How to Convert Mini VHS to DVD
By Marshal M. Rosenthal
Updated February 10, 2017
Companies created the mini VHS tape so that they could offer a smaller and lighter camcorder. In every other way, a mini VHS tape is just as vulnerable to tape breaks and deterioration as a full-sized VHS tape. Besides making it playable on DVD players, converting a mini VHS tape to DVD will protect the contents of the tape. The conversion requires a VHS digital converter that will turn the video from the mini VHS into a digital video file. The mini VHS tape will not be harmed in any way by having its contents converted into a DVD.
Converting the mini VHS tape's contents into a digital file
Put the mini-VHS tape into the VHS tape adapter. Put the VHS tape adapter into the VHS player. Connect one end of a S-Video cable to the S-Video output of the VHS tape player. Connect the other end of the S-Video cable to the S-Video input of the VHS digital converter, like Easy VHS-to-DVD, which is available for both Mac and PCs (see the link in Resources).
Plug the red and white connections of the stereo audio cable into the red and white audio outputs of the VHS tape player. Plug the red and white connections on the other end of the stereo audio cable into the red and white inputs on the VHS digital converter. Plug the USB cable attached to the VHS digital converter into a USB port on the computer.
Eject the disc tray of the DVD burning drive. Place the VHS digital converter program disc on the disc tray. Close the disc tray. Double-click on the icon of the VHS digital converter program disc when it appears on the computer's desktop. Double-click on the installation icon inside of the window that has appeared. Follow the prompts to install the VHS digital converter program to the computer's hard drive. Restart the PC after the installation has finished.
Run the VHS digital converter program. Follow the screen prompts to set the video to "S-Video" and the audio to "stereo." Press "Play" on the VHS tape player. Press "Record on the VHS digital converter program. Press "Stop" on the VHS digital converter program when the mini VHS tape has completed playing. Remove the VHS tape adapter from the VHS tape player. Eject the mini VHS tape from the VHS tape adapter and put it away. Disconnect all of the cables from the VHS tape player, the VHS digital converter and the USB port of the computer.
Press the "Save" button on the VHS digital converter program. Name the digital video file that is going to be made from the mini VHS tape in the "Name" column of the window that appears. Click the "Save" button to save the digital video file to the computer's hard drive. Quit the VHS digital converter program once the digital video file has been saved.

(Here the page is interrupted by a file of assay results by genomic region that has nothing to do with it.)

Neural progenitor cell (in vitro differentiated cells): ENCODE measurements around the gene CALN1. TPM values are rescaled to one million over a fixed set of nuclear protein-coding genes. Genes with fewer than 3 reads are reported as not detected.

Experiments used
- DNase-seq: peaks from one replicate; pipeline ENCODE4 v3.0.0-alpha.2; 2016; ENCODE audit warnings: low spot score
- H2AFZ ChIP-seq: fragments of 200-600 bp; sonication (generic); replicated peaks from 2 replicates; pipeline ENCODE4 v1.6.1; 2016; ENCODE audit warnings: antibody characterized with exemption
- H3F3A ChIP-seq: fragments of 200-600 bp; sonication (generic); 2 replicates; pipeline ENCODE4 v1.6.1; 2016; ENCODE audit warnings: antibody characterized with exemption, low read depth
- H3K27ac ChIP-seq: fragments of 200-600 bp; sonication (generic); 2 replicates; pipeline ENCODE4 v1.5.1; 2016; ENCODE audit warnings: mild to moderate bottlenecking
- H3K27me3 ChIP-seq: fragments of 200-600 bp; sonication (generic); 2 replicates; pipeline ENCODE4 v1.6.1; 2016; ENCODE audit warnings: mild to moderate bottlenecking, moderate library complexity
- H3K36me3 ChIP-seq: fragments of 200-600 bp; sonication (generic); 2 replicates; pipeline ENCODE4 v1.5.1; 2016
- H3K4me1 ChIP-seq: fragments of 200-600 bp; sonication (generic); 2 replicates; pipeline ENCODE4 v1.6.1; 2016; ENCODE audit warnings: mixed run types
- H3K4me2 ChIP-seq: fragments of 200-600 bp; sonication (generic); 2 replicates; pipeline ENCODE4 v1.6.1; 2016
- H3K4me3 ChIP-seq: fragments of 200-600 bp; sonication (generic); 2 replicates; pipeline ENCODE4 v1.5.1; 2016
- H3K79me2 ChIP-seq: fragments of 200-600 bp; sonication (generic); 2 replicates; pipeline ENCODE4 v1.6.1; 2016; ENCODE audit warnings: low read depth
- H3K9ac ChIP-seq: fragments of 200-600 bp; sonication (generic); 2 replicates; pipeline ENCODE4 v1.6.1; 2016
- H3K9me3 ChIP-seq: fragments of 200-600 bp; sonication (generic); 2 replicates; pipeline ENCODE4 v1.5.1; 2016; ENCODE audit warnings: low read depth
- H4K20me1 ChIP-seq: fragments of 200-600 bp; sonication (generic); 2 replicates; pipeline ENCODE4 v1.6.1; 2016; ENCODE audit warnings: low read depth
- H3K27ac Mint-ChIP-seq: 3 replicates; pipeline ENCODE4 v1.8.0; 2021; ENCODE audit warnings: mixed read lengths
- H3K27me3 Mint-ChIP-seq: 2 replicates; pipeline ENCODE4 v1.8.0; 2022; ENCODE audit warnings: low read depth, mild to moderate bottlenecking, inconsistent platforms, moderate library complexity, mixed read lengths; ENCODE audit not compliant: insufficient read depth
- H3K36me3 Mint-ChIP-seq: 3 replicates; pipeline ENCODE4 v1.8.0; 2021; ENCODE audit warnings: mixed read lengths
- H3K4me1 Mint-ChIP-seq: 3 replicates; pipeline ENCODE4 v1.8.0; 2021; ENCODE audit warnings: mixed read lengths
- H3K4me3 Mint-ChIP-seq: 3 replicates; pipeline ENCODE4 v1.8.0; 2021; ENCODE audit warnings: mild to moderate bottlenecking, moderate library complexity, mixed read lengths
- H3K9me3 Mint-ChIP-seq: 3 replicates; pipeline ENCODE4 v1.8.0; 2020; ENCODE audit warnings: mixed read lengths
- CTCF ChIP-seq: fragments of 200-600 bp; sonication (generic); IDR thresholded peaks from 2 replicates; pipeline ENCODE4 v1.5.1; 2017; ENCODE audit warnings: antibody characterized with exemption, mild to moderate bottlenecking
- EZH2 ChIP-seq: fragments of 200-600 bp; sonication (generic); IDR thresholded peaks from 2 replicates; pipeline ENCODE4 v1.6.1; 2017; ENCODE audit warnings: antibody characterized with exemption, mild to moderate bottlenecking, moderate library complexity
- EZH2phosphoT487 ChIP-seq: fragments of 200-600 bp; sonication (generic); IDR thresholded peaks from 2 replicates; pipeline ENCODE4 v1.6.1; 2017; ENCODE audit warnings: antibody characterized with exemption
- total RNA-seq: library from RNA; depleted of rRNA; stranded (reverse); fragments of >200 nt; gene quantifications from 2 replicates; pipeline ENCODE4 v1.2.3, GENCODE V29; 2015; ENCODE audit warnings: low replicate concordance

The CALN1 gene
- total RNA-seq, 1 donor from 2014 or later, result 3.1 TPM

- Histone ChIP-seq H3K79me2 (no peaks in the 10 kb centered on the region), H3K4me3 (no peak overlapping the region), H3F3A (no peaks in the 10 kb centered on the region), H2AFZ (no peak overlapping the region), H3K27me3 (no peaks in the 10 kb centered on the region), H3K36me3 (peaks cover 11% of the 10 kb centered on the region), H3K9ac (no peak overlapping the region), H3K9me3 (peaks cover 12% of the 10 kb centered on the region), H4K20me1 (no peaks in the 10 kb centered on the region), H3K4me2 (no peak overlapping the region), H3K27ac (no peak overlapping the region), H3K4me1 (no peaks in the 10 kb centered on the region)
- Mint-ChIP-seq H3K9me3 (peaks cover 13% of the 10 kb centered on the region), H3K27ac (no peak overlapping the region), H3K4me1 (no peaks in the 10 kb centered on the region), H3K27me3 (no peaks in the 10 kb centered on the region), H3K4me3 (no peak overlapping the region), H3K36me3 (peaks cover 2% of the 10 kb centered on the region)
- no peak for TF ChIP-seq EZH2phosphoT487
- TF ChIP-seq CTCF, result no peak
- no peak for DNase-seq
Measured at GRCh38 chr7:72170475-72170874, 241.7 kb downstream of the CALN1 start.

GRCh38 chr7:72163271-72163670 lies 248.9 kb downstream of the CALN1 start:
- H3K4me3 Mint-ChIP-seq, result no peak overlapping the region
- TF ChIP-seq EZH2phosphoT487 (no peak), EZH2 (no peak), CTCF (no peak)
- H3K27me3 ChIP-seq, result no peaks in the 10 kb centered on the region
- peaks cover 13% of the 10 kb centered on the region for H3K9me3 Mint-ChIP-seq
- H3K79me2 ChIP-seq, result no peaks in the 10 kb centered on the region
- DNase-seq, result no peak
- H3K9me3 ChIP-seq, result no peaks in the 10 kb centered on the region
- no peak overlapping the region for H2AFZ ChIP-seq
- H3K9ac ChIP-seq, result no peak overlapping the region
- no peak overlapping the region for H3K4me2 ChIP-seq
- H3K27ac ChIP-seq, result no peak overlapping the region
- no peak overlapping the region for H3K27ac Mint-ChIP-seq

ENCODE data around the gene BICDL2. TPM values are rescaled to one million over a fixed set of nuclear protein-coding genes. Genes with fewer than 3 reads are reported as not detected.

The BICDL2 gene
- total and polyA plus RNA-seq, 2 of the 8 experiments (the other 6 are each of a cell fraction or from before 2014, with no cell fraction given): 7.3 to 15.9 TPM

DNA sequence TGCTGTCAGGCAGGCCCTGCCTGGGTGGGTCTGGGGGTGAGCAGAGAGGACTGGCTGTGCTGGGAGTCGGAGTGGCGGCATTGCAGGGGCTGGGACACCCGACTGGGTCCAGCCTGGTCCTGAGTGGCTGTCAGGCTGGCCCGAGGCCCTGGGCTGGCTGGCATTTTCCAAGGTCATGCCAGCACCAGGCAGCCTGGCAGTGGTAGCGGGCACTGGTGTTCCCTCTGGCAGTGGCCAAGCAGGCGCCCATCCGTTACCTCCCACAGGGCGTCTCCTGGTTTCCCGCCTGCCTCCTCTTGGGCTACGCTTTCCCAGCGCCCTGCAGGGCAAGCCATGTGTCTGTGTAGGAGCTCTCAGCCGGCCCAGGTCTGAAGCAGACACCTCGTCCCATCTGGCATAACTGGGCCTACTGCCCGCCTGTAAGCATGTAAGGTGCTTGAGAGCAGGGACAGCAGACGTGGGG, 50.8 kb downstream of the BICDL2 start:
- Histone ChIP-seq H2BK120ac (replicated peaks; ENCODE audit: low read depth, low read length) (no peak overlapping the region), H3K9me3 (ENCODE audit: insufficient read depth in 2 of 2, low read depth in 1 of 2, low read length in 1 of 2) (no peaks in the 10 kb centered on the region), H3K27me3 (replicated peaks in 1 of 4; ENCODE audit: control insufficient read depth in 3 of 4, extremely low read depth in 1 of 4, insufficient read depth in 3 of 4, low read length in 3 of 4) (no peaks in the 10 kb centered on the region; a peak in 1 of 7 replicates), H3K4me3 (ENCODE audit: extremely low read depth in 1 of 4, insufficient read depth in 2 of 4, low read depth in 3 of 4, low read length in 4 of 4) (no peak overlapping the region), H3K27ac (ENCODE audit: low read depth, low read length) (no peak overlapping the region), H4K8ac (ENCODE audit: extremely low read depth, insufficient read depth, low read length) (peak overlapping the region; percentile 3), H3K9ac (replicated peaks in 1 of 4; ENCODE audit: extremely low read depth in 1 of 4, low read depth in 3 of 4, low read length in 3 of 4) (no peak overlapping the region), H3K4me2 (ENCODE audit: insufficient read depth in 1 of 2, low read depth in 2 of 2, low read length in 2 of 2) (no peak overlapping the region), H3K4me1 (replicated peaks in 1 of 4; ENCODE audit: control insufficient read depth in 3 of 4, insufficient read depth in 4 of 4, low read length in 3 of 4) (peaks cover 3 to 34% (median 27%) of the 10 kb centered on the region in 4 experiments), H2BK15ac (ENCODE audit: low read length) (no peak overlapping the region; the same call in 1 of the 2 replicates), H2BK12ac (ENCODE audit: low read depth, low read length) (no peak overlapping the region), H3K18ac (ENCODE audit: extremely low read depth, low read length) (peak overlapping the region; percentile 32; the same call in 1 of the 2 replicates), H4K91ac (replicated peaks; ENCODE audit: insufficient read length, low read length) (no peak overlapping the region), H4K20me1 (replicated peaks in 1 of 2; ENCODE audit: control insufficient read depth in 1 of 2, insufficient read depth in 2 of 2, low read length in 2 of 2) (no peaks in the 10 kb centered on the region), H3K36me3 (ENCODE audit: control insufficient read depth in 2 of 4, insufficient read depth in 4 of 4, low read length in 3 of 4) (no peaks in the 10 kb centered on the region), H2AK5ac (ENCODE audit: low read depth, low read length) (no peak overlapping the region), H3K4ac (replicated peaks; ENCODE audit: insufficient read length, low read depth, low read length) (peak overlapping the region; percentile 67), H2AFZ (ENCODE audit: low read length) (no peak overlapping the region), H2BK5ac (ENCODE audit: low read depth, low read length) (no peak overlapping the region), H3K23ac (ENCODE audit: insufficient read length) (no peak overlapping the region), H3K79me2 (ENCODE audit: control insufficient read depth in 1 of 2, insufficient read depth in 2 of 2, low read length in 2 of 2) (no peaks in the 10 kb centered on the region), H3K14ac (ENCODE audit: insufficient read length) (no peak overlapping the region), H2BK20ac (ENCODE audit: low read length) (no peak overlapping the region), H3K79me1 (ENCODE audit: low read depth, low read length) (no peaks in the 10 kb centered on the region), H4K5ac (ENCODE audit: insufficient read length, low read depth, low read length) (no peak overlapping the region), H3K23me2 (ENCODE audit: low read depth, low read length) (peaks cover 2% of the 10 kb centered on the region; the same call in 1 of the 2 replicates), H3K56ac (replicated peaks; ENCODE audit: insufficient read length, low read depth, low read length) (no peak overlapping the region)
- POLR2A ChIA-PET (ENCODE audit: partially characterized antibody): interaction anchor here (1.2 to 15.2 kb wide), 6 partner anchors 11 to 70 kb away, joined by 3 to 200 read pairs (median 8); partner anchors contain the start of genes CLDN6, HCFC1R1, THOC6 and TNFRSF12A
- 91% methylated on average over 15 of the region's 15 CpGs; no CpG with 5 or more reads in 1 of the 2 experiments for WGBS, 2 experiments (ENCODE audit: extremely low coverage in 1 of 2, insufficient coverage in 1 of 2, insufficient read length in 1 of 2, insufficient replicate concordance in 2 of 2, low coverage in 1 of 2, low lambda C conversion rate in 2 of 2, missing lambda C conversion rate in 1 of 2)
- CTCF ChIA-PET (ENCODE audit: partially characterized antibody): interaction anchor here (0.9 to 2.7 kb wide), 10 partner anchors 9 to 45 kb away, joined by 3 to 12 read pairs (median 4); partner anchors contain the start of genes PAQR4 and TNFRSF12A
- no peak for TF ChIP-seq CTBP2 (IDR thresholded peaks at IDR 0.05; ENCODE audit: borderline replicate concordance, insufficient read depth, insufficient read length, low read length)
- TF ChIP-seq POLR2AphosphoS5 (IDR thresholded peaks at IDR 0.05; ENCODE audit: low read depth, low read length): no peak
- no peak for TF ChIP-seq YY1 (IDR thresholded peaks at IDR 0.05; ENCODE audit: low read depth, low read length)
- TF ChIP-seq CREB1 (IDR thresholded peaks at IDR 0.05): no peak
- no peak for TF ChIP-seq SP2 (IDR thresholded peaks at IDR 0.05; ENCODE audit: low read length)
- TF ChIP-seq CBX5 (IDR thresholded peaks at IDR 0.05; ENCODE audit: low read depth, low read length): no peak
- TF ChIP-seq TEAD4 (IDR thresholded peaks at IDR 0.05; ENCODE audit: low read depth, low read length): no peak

Turning the mini VHS digital video file into a DVD
Download and install a DVD burning program, such as the free Burn (for Macs) or a trial version of DVD Shrink (for PC) (see the links in Resources). Restart the PC after the installation has been completed.
Run the DVD burning program. Select "DVD-Video" from the "Format" tab on the program's main screen. Name the DVD with the same name as the mini VHS tape. Enter the name in the "Name" column at the top of the program's main screen.
Drag the digital video file that was made from the mini VHS tape into the main screen of the DVD burning program. Click on "Yes" if a window appears asking to convert the digital file into a DVD-compatible video format.
Eject the disc tray and remove the VHS digital converter program's disc. Put a blank recordable DVD onto the disc tray. Close the disc tray.
Click the "Burn" button on the DVD burning program's main screen. Wait as the mini VHS tape is converted into a DVD. Quit the DVD burning program when the DVD has finished being burned. Eject the DVD.
Items you will need
VHS tape adapter
VHS tape player
VHS digital converter
Stereo audio cable
DVD burning drive
Blank recordable DVD
Use a built-in USB port of the computer and not a USB hub if at all possible.
Do not run other graphic or video-intensive programs on the computer while using the VHS digital converter.
Marshal M. Rosenthal is a technology maven with more than 15 years of editorial experience. A graduate of Brooks Institute of Photography with a Bachelor of Arts in photographic arts, his editorial work has appeared both domestically as well as internationally in publications such as "Home Theater," "Electronic House," "eGear," "Computer and Video Games" and "Digitrends."